Pioneering surgery for MS clears British woman of disease symptoms
Alex Gibbs © MDV 2010Doctors believe they have cured a British woman of multiple sclerosis after a pioneering operation.
For years sufferers have been told there is no cure for MS, but the apparent success of the surgery has given new hope to those who are battling the disease, which attacks the nervous system.
And Alex Gibbs is so certain she has now beaten the disease that she has even become pregnant – something she would never have dared do before.
Alex, 38, travelled to the United States last June after reading on the internet about the breakthrough procedure, which involves widening the veins.
She contacted surgeons in the UK and asked them to perform the surgery but none would agree.
Alex, from Chelsea, West London, said: “I’ve only had MS since 2004. But I got it really badly right from the start.
“I couldn’t walk more than 300ft without having to stop. I had stiff limbs and muscle spasms through the night in my sleep.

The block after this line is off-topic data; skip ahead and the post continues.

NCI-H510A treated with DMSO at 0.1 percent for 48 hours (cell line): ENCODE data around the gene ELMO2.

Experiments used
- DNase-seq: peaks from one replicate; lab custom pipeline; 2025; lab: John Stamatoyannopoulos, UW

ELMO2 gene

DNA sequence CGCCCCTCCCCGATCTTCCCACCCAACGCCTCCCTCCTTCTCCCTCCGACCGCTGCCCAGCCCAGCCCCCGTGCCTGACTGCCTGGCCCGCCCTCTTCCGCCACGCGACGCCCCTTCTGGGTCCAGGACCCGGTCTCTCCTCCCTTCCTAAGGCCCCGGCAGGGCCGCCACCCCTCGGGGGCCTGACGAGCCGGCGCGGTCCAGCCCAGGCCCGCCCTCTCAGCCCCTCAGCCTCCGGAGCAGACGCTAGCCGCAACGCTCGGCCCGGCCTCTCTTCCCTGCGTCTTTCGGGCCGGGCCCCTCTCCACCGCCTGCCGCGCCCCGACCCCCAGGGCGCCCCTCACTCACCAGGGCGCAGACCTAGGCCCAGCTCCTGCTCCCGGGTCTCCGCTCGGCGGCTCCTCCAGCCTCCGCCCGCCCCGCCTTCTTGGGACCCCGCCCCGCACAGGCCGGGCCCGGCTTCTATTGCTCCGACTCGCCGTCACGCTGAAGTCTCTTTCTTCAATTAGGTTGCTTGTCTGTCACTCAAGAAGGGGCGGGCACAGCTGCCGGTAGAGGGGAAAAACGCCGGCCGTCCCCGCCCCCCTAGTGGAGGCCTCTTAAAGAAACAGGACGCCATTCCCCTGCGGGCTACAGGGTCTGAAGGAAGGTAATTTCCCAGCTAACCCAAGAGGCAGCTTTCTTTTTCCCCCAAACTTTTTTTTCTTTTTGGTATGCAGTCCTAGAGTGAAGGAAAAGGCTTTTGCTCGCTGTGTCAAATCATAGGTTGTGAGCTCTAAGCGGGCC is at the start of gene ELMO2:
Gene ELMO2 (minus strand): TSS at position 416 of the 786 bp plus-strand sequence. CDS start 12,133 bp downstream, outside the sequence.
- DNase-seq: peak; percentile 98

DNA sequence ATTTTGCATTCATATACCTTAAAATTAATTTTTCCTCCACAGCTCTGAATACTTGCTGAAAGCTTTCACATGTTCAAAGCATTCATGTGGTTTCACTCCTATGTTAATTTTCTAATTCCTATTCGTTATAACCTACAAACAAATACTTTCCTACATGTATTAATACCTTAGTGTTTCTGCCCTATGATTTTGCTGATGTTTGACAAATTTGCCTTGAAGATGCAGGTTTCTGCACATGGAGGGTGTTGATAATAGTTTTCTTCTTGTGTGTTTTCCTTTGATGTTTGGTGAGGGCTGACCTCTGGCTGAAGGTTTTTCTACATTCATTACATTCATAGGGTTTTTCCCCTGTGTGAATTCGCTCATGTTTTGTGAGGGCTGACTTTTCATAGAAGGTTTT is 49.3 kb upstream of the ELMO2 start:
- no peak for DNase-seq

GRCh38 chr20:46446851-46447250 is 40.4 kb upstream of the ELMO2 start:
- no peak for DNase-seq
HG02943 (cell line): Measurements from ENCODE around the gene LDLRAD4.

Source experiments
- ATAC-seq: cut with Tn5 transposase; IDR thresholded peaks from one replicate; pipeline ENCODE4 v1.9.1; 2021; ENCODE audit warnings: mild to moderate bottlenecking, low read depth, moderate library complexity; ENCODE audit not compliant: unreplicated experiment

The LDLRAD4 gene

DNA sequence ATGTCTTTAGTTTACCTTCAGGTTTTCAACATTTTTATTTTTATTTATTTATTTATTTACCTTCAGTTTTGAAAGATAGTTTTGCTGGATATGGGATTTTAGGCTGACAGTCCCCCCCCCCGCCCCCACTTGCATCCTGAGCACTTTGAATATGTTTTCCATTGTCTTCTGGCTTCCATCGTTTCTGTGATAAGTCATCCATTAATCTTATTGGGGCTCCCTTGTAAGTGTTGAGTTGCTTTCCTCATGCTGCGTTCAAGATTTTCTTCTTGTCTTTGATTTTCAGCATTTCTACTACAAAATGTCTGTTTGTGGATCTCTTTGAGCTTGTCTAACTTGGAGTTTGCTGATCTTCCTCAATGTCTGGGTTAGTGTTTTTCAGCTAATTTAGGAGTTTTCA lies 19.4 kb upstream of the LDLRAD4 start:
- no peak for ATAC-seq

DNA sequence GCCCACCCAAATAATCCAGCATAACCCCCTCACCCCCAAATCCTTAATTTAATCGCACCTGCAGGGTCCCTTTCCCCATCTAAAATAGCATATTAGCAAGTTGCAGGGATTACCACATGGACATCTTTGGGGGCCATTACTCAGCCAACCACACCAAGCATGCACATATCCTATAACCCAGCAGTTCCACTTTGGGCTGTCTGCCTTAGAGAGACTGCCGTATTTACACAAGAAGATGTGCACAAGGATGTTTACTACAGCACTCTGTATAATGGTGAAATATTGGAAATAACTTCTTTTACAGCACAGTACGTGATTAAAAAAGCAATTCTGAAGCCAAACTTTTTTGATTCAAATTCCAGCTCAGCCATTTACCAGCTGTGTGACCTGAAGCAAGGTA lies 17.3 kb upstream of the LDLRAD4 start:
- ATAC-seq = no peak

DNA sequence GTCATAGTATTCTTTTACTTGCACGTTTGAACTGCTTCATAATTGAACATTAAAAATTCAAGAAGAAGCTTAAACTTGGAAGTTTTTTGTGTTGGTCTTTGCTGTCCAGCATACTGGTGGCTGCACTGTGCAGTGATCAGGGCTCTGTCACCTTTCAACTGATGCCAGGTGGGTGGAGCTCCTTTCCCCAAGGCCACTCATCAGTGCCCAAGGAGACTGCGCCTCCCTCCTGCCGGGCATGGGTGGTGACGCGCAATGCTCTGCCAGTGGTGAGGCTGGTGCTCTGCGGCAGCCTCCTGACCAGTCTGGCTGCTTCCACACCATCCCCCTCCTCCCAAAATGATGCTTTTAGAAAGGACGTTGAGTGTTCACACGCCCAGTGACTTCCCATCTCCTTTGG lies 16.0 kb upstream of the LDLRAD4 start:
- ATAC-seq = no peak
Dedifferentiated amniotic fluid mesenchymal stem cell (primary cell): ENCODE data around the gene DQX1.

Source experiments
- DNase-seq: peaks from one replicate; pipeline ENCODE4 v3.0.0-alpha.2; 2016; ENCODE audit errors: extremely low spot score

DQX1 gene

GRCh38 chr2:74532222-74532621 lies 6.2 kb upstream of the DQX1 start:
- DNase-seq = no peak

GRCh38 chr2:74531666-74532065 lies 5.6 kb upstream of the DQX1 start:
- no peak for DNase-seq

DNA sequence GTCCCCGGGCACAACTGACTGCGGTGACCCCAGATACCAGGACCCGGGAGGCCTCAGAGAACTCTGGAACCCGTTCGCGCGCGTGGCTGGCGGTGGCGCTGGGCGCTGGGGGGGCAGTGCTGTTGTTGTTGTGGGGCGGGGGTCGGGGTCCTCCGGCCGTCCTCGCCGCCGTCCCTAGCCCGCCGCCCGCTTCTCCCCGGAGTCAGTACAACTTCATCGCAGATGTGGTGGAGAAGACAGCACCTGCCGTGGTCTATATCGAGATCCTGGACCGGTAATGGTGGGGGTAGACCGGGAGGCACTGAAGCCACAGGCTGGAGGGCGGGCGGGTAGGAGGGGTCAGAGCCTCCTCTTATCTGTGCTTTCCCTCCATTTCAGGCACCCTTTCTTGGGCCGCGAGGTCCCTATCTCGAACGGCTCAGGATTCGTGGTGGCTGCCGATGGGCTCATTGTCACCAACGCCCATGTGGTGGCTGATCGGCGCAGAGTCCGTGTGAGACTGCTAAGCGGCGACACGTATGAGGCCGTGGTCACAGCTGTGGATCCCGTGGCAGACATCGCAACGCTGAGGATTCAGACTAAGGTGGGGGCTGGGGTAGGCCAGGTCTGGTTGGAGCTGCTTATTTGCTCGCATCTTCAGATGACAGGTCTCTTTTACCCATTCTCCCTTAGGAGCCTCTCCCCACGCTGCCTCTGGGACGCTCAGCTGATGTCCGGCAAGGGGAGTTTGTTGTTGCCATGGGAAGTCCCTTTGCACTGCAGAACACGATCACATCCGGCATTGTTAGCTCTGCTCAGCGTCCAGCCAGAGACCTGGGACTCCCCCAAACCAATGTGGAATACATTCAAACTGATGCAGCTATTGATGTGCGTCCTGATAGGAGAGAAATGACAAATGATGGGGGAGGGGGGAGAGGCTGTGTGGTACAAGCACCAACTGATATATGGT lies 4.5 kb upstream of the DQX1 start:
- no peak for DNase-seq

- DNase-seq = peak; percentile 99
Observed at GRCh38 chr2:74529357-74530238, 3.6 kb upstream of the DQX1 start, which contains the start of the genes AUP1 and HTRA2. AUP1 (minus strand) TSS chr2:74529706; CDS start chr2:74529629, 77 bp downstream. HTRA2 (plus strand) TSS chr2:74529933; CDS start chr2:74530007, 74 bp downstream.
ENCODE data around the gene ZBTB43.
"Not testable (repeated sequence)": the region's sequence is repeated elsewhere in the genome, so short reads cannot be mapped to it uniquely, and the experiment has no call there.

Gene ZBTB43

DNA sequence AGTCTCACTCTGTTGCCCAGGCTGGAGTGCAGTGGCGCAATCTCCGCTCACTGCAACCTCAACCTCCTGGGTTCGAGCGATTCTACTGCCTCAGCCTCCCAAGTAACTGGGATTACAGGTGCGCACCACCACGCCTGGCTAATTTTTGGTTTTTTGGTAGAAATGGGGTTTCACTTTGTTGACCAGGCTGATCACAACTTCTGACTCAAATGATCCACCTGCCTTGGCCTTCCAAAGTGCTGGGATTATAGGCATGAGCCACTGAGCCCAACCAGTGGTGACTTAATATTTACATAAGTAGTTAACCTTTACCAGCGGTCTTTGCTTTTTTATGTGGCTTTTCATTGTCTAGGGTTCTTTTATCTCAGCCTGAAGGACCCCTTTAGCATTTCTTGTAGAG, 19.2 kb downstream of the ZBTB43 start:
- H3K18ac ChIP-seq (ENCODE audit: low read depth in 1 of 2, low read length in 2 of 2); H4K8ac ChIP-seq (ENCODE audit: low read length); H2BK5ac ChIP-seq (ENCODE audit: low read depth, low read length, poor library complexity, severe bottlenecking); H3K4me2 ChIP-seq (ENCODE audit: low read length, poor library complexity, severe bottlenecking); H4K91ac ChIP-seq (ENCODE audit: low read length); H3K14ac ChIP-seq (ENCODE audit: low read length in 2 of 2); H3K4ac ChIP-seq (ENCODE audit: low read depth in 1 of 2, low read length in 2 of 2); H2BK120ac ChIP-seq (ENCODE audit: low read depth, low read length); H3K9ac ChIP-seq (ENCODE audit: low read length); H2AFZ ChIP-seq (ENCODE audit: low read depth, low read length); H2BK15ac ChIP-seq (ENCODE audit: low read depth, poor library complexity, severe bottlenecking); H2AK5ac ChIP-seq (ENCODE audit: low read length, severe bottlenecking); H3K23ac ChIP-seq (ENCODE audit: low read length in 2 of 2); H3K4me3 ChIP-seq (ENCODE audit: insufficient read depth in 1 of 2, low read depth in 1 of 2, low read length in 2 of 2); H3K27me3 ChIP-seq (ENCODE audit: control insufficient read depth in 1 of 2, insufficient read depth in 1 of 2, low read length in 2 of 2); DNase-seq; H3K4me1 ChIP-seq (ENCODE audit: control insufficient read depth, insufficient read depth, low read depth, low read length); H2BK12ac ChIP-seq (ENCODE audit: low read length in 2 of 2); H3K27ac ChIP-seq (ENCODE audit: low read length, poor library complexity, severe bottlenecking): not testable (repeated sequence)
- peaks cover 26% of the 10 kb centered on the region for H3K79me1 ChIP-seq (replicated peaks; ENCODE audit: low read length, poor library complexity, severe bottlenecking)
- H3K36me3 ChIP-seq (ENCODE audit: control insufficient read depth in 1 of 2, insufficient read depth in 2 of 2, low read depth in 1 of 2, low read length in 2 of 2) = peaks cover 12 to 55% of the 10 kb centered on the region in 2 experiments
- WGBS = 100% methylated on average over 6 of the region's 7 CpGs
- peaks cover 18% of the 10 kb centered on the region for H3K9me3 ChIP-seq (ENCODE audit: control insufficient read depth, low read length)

“My future didn’t look very good having such severe MS at the outset. Normally it worsens slowly. Within a couple of years I would probably have been in a wheelchair.”
Many experts believe MS is caused by a faulty immune system, but a number of doctors now believe damage caused to the nervous system in MS is actually from poor blood flow in the chest, neck and head.
One is Italian surgeon Paulo Zamboni, whose solution is to widen the veins using a balloon or thin metal tubes. Alex had followed the work of Prof Zamboni, who cured his wife of MS five years ago and has now cured 100 more patients.
As no UK doctors who specialise in MS are prepared to carry out Zamboni’s procedure until further studies are carried out, Alex went to California, where a surgeon at Stanford University was willing to perform the procedure.
After the £5,000 op which widened her jugular veins, Alex’s symptoms improved immediately.
Alex – whose mum died of MS at 68 – just months before she was diagnosed, reported back to her MS consultant at the National Hospital in London.
She said: “He’s not convinced by Zamboni’s research, but he has accepted that my symptoms have improved. And the lesions on my brain caused by the MS have not worsened.”
Source: sundaymirror.co.uk © Mirror Group Newspapers 2010 (17/01/10)